# Phase estimation algorithm: Modulo part in Nielsen and Chuang

In Nielsen and Chuang the explanation of phase estimation states:

We have the following state:

$$\frac{1}{2^{t/2}} \sum\limits_{k=0}^{2^t-1} e^{2 \pi i \varphi k}|k\rangle$$

Now we apply the inverse Fourier transform to it and get:

$$\frac{1}{2^t} \sum\limits_{k,l=0}^{2^t-1} e^{\frac{-2\pi i k l}{2^t}} e^{2 \pi i \varphi k} |l\rangle \quad\text{(5.23)}$$

Now the following assumption is made, or the following is stated: "Let $$\alpha_l$$ be the amplitude of $$|(b+l)(\text{mod }2^t)\rangle$$", thus we now obtain:

$$\alpha_l \equiv \frac{1}{2^t} \sum\limits_{k=0}^{2^t-1} \left(e^{2\pi i(\varphi - (b+l)/2^t)}\right)^k \quad\text{(5.24)}$$

My first question is, how does one come to say that "Let $$\alpha_l$$ be the amplitude of $$|(b+l)(\text{mod }2^t)\rangle$$" is valid? Specifically, I am interested in how one comes up with the modulo part.

My second question then refers to the last equation, how does the transition from equation 5.23 to equation 5.24 occur?

I hope my question is understandable so far.

Let us consider the following state, described in Equation 5.23: $$\frac{1}{2^t} \sum_{k,l=0}^{2^t-1} \mathrm{e}^{\frac{-2\pi i k l}{2^t}} \mathrm{e}^{2 \pi i \varphi k} |l\rangle$$ This can also be written as: $$\sum_{l=0}^{2^t-1}\left(\frac{1}{2^t}\sum_{k=0}^{2^t-1}\mathrm{e}^{2\mathrm{i}\pi k\left(\varphi-\frac{l}{2^t}\right)}\right)|l\rangle$$ Ideally, we would like to measure the state $$|b\rangle$$. It is however possible that we measure some state $$|b+l\rangle$$, with $$l$$ being the distance between our ideal state and our measured state. Thus, it makes sense to rewrite the previous state as a superposition over the $$|b+l\rangle$$ basis states. This simply corresponds to shifting the previous sum by an offset equal to $$b$$. Preventing $$b+l$$ from being larger than $$2^t-1$$, we can rewrite this state as: $$\sum_{l=0}^{b-1}\left(\frac{1}{2^t}\sum_{k=0}^{2^t-1}\mathrm{e}^{2\mathrm{i}\pi k\left(\varphi-\frac{l}{2^t}\right)}\right)|l\rangle+\sum_{l=0}^{2^t-b-1}\left(\frac{1}{2^t}\sum_{k=0}^{2^t-1}\mathrm{e}^{2\mathrm{i}\pi k\left(\varphi-\frac{l+b}{2^t}\right)}\right)|l+b\rangle$$ You can see the definition of $$\alpha_l$$ appear in the rightmost sum. Now, let us consider the state $$|l\rangle$$ for $$0\leqslant l\leqslant b-1$$. We have that: $$l=\left[\left(2^t-b+l\right)+b\right]\left(\mathrm{mod}\ 2^t\right)$$ Let us define $$j$$ to be: $$j = 2^t-b+l$$ so that $$l$$ can be written as: $$l=(j+b)\left(\mathrm{mod}\ 2^t\right)$$ Note that for $$l$$ going from $$0$$ to $$b-1$$, $$j$$ goes from $$2^t-b$$ to $$2^t-1$$. This allows to rewrite this state as: $$\sum_{j=2^t-b}^{2^t-1}\left(\frac{1}{2^t}\sum_{k=0}^{2^t-1}\mathrm{e}^{2\mathrm{i}\pi k\left(\varphi-\frac{(j+b)\left(\mathrm{mod}\ 2^t\right)}{2^t}\right)}\right)|(j+b)\left(\mathrm{mod}\ 2^t\right)\rangle+\sum_{l=0}^{2^t-b-1}\left(\frac{1}{2^t}\sum_{k=0}^{2^t-1}\mathrm{e}^{2\mathrm{i}\pi k\left(\varphi-\frac{(l+b)\left(\mathrm{mod}\ 2^t\right)}{2^t}\right)}\right)|(l+b)\left(\mathrm{mod}\ 2^t\right)\rangle$$ We can see that these sums have the same general term, so we can gather them be redefining $$l$$ to be equal to $$j$$ in the first one. Thus, $$\alpha_l$$ is by definition equal to: $$\alpha_l=\frac{1}{2^t}\sum_{k=0}^{2^t-1}\mathrm{e}^{2\mathrm{i}\pi k\left(\varphi-\frac{(l+b)\left(\mathrm{mod}\ 2^t\right)}{2^t}\right)}$$ Finally, we can write: $$(l+b)\left(\mathrm{mod}\ 2^t\right) = l+b - q\times2^t$$ Thus: \begin{align*} \alpha_l&=\frac{1}{2^t}\sum_{k=0}^{2^t-1}\mathrm{e}^{2\mathrm{i}\pi k\left(\varphi-\frac{l+b}{2^t}+q\right)}\\ &=\frac{1}{2^t}\sum_{k=0}^{2^t-1}\mathrm{e}^{2\mathrm{i}\pi k\left(\varphi-\frac{l+b}{2^t}\right)}\underbrace{\mathrm{e}^{2\mathrm{i}\pi k q}}_{1} \end{align*} which finally gives you the definition of $$\alpha_l$$ as described in Equation 5.24.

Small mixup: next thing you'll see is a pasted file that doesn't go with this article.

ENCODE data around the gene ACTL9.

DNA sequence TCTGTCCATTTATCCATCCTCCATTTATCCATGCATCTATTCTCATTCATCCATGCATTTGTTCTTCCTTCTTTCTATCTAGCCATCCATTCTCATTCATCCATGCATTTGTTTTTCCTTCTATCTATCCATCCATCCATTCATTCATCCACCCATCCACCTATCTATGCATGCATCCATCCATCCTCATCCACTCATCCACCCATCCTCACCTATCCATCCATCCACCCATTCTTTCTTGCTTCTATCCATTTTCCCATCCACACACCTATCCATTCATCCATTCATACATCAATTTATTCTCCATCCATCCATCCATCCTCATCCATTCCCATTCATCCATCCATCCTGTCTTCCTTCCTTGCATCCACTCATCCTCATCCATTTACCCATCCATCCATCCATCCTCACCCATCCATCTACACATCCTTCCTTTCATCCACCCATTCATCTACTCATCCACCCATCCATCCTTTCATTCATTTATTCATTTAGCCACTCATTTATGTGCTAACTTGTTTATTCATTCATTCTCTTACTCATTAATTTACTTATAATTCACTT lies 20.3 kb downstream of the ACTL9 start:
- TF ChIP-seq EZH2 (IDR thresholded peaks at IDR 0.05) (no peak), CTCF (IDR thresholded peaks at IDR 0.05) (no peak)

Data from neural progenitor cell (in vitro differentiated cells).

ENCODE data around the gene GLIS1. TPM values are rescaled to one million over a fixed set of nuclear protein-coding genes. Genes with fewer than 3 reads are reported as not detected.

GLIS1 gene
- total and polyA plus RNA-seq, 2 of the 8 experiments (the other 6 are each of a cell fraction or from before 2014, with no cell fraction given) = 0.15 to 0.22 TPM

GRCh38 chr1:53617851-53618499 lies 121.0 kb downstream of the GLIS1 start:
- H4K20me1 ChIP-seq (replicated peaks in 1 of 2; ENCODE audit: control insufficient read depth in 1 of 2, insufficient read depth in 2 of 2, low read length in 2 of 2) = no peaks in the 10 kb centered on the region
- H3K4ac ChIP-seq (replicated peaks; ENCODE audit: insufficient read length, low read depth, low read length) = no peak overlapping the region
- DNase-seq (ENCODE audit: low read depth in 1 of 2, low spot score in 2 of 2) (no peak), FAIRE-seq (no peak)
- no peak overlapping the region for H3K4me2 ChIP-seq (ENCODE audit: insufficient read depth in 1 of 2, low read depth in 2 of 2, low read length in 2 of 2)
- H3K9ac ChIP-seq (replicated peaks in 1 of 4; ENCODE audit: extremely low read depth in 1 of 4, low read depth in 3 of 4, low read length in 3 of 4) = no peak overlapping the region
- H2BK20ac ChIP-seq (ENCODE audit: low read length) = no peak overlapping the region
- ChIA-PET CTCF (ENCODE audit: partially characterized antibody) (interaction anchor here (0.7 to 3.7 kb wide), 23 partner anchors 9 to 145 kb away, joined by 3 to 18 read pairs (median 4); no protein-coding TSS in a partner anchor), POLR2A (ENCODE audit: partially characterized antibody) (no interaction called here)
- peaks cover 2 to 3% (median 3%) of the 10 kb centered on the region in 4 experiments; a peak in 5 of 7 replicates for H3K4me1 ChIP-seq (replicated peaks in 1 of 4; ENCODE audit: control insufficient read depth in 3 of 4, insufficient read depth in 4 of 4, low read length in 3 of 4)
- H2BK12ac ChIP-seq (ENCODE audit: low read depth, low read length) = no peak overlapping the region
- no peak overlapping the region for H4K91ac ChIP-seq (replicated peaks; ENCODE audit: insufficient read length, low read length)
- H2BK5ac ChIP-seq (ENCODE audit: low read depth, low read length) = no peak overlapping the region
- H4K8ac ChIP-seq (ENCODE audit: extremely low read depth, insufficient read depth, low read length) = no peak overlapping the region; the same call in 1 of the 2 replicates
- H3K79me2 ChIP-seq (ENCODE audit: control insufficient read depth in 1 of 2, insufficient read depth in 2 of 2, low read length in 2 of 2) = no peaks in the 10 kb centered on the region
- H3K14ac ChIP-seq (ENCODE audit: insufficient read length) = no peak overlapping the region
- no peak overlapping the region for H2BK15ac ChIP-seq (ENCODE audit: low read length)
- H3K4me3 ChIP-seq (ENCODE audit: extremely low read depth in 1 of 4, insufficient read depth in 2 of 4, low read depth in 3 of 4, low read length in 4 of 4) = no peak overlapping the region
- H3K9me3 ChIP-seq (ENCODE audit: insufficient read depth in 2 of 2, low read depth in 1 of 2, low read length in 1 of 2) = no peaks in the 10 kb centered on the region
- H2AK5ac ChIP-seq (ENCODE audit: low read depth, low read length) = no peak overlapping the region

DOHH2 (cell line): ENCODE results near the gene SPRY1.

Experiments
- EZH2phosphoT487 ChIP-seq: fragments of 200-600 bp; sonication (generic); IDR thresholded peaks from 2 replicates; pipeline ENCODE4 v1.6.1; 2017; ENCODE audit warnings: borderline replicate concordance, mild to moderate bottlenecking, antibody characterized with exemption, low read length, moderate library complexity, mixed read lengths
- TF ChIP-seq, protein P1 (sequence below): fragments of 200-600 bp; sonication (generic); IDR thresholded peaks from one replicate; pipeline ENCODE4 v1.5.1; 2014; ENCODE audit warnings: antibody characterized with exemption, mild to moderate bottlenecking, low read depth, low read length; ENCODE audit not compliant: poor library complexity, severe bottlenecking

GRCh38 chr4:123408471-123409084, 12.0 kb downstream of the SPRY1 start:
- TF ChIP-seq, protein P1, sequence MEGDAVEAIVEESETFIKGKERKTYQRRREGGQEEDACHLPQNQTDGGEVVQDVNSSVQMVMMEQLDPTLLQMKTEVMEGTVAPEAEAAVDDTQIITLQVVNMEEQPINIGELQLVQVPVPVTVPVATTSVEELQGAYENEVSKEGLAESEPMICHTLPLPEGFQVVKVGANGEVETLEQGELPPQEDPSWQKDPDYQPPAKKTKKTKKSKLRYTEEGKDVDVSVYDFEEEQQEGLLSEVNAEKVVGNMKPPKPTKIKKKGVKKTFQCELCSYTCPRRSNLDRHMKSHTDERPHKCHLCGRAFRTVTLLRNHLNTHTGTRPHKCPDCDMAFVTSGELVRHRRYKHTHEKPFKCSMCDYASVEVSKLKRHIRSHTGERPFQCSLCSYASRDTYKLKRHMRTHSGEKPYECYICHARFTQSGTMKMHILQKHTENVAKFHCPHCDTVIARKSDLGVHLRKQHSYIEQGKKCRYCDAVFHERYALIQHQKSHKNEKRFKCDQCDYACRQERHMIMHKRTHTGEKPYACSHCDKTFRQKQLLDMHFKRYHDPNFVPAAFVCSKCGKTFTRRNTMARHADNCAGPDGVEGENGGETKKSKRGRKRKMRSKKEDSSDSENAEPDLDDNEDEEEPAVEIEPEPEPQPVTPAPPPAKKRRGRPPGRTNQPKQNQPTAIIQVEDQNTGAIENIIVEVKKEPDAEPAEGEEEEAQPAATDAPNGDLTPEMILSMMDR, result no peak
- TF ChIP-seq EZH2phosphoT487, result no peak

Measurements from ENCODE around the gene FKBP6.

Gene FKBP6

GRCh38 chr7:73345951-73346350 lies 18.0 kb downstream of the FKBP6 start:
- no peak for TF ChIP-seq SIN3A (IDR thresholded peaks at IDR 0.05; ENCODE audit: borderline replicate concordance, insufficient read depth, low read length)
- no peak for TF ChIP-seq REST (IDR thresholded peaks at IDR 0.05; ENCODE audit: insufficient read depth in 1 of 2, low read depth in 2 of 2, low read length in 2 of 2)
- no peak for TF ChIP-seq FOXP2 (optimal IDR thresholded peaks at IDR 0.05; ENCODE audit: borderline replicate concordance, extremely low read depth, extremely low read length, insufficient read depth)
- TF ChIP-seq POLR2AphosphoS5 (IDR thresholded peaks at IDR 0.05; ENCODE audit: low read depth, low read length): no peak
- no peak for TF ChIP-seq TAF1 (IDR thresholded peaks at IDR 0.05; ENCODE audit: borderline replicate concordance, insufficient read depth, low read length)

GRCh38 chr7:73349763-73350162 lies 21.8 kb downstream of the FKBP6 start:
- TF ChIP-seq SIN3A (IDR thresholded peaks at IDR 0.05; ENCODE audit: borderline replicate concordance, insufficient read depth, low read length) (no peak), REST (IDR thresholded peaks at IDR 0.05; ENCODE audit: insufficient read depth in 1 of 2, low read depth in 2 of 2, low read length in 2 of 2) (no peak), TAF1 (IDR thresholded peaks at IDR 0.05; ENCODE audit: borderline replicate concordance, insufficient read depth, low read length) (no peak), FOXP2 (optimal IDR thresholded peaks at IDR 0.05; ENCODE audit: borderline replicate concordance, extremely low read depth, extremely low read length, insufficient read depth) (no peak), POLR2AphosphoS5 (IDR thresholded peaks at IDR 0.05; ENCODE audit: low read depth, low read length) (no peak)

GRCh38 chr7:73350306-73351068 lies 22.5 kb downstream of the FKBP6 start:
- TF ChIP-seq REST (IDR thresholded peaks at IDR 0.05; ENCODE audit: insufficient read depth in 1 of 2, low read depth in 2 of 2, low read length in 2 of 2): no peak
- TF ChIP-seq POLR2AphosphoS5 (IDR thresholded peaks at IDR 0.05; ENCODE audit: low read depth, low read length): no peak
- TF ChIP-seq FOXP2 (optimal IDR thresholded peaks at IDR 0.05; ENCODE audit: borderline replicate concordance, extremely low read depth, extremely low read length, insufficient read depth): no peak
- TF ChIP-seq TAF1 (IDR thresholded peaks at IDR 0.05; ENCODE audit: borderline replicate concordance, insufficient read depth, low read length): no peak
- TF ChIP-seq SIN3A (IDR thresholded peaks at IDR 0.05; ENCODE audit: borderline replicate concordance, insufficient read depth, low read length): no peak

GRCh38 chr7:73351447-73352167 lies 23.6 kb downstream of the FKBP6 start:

• Thank you for the answer in which there are many details (+1)! I have one more question about your answer. You introduce next $l=\left[\left(2^t-b+l\right)+b\right]\left(\mathrm{mod}\ 2^t\right)$, to me this is equivalent to $l=l\left(\mathrm{mod}\ 2^t\right)$, however I don't see exactly how this is helpful here. I would be grateful if you could perhaps make this a little clearer. Oct 29 '21 at 8:27
• @P_Gate I've edited my answer, please tell me if there's something you still don't understand. Essentially, writing it like this allows to see that the state $|l\rangle$ for $0\leqslant l\leqslant b-1$ is created by shifting the state $\left|2^t-b+l\right\rangle$ by an offset equal to $b$. This allows us to derive the bounds of the first sum to gather them later. Oct 29 '21 at 9:37
• Thanks for the clarification that really helped me. A short question: If you have defined the $l=(j+b)\left(\mathrm{mod}\ 2^t\right)$ in this way (understandable), then it should be $|(j+b)\left(\mathrm{mod}\ 2^t\right)$ in the first sum, instead of $|(l+b)\left(\mathrm{mod}\ 2^t\right)$? Oct 29 '21 at 10:21